Two decades ago, Ross Perot, US presidential candidate and business mogul, predicted that the newly formed North American Free Trade Agreement (Nafta) would create a sucking sound because of the number of jobs leaving the US for Mexico. A recent report from Washington, DC-based think tank Brookings Institute has claimed, however, that the trade pact could result in a partnership between the US, Canada and Mexico that might actually reverse the decline in exports North America has experienced over the past two decades.
The report is called Metro North America: Metros as Hubs of Advanced Industries and Integrated Goods Trade. In it, authors Joseph Parilla and Alan Beruke have concluded that cities in metropolitan areas play a disproportionately large role in that sphere. They call for a balanced approach from national and sub-national leaders from government, business and civil society in all three countries to strengthen North American competitiveness.
This is because, after 20 years of Nafta, companies in advanced manufacturing (aerospace, automotive, electronics, machinery, pharmaceuticals and precision instruments) are extending their supply chains across the borders of the US, Canada and Mexico. Those supply chains are anchored by metropolitan hubs in all three countries.
“As it turns out, the largest trade flows occur between our largest metro areas, such as New York and Toronto, and Mexico City and Los Angeles, thereby reflecting their significant production and consumption capacities,” wrote Mr Parilla in a blog.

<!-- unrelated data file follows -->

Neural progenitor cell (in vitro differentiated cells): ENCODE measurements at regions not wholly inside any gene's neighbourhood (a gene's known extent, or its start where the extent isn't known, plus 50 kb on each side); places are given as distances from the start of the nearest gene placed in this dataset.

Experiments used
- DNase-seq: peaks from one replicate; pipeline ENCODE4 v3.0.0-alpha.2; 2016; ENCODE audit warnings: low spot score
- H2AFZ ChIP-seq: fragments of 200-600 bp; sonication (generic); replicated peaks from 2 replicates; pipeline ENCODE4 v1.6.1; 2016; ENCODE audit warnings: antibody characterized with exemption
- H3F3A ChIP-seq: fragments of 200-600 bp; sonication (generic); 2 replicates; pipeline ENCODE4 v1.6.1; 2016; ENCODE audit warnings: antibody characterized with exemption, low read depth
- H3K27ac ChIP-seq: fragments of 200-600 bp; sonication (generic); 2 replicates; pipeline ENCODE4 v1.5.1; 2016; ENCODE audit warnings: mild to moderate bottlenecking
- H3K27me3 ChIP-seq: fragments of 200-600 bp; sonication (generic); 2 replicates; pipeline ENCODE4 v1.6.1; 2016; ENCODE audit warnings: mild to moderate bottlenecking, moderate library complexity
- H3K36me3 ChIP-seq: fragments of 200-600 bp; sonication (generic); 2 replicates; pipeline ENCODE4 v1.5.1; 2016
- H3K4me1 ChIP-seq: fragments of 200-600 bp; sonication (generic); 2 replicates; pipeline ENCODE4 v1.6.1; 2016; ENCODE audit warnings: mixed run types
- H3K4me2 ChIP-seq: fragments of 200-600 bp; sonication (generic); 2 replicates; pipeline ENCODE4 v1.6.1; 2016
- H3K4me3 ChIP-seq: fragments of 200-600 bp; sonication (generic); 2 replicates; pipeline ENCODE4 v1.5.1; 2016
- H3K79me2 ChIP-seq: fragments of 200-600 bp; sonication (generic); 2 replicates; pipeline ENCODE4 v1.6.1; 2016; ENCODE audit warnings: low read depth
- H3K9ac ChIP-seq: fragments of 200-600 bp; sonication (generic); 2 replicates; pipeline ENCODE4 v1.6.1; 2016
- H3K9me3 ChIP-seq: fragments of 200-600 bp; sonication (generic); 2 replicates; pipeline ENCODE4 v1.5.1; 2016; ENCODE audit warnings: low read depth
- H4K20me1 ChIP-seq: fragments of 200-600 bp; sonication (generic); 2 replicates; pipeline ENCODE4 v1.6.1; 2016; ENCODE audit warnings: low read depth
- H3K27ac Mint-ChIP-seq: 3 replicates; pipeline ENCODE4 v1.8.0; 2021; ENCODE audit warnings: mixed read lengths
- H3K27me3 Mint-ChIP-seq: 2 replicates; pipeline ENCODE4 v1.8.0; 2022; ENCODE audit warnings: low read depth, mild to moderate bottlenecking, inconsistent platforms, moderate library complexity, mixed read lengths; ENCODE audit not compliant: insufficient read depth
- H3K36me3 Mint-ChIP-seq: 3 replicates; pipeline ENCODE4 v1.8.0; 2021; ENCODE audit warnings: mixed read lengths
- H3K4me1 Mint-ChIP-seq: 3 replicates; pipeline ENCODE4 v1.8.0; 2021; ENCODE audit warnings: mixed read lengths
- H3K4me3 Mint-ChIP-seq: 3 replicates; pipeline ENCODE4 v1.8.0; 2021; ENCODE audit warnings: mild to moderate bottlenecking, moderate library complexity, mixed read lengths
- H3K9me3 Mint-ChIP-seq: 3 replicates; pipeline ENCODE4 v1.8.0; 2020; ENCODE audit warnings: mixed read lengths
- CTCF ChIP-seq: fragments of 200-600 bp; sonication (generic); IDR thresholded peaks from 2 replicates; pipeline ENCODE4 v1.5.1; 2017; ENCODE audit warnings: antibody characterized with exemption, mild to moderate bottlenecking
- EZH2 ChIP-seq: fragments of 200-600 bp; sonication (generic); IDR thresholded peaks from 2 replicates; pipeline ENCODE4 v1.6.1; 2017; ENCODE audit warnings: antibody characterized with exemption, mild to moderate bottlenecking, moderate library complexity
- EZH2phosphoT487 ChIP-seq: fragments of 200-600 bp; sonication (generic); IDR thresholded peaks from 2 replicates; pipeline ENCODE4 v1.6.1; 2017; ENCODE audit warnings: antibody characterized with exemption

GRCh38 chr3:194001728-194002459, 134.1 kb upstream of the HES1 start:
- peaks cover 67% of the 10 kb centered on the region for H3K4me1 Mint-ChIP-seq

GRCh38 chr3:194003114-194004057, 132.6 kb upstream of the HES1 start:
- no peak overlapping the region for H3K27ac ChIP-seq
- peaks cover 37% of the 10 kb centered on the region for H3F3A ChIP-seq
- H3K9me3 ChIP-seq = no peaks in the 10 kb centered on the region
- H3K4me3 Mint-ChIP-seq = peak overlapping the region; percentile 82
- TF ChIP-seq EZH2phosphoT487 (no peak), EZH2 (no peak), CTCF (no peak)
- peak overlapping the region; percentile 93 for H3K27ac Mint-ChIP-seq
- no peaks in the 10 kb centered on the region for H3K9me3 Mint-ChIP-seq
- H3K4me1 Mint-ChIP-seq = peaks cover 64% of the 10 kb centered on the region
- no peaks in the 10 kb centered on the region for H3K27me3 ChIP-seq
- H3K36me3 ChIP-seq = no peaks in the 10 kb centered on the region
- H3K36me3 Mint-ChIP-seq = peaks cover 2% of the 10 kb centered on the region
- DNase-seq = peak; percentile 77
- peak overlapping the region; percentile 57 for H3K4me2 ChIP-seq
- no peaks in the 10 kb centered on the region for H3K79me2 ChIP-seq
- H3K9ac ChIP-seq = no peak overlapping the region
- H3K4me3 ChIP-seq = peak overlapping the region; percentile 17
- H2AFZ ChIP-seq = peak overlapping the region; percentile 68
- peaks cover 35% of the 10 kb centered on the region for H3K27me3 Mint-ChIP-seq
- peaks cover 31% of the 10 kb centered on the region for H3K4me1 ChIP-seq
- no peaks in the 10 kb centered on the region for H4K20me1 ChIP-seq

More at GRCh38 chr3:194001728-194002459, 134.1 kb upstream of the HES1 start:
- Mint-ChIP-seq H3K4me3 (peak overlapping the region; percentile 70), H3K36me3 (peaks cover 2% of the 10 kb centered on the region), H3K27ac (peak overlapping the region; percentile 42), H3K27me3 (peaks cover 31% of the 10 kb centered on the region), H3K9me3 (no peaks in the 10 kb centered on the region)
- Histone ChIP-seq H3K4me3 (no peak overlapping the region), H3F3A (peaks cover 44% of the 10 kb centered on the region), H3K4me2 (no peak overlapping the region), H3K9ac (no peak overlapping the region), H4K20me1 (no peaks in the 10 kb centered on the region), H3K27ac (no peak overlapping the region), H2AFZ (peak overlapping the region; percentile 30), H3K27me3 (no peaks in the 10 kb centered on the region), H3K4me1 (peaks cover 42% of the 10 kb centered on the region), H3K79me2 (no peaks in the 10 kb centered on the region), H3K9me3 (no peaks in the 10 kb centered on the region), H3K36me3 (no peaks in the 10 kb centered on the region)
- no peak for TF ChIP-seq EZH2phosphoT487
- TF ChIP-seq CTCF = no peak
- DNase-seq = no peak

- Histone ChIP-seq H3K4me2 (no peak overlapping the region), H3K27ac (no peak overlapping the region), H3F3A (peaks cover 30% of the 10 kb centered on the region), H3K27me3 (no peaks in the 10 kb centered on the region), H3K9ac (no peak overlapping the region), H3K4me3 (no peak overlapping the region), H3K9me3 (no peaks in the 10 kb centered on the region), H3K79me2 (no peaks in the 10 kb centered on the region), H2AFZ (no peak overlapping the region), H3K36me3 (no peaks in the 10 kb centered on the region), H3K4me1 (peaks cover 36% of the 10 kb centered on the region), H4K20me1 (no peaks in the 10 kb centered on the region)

But he added that there is another set of metro areas, quintessentially North American in their trade profile, exchanging a large volume of their internationally traded goods with other metro partners across the continent. “Most are located well beyond the border, highlighting the nearly three-quarters of trade between our nations that happens outside the border states,” wrote Mr Parilla.
The report identified 10 US metro areas (some with cross-state influence) where trade with Canada and Mexico accounts for the largest share of total metro goods traded: Bakersfield, California; El Paso, Texas; Detroit-Warren-Livonia, Michigan; Jackson, Mississippi; Youngstown-Warren-Boardman, Ohio-Pennsylvania; Toledo, Ohio; Louisville, Kentucky-Indiana; Nashville-Davidson-Murfreesboro, Tennessee; Kansas City, Missouri-Kansas, and Tulsa, Oklahoma.
It also pointed out that the top 20 North American metro areas for trade in automotive, electronics and aerospace trade account for 15%, 18%, and 40%, respectively, of total trade between the US, Canada and Mexico in those commodities. The largest trading relationships involve Detroit and Toronto in automotive, San Jose and Mexico City in electronics, and Seattle and Montreal in aerospace.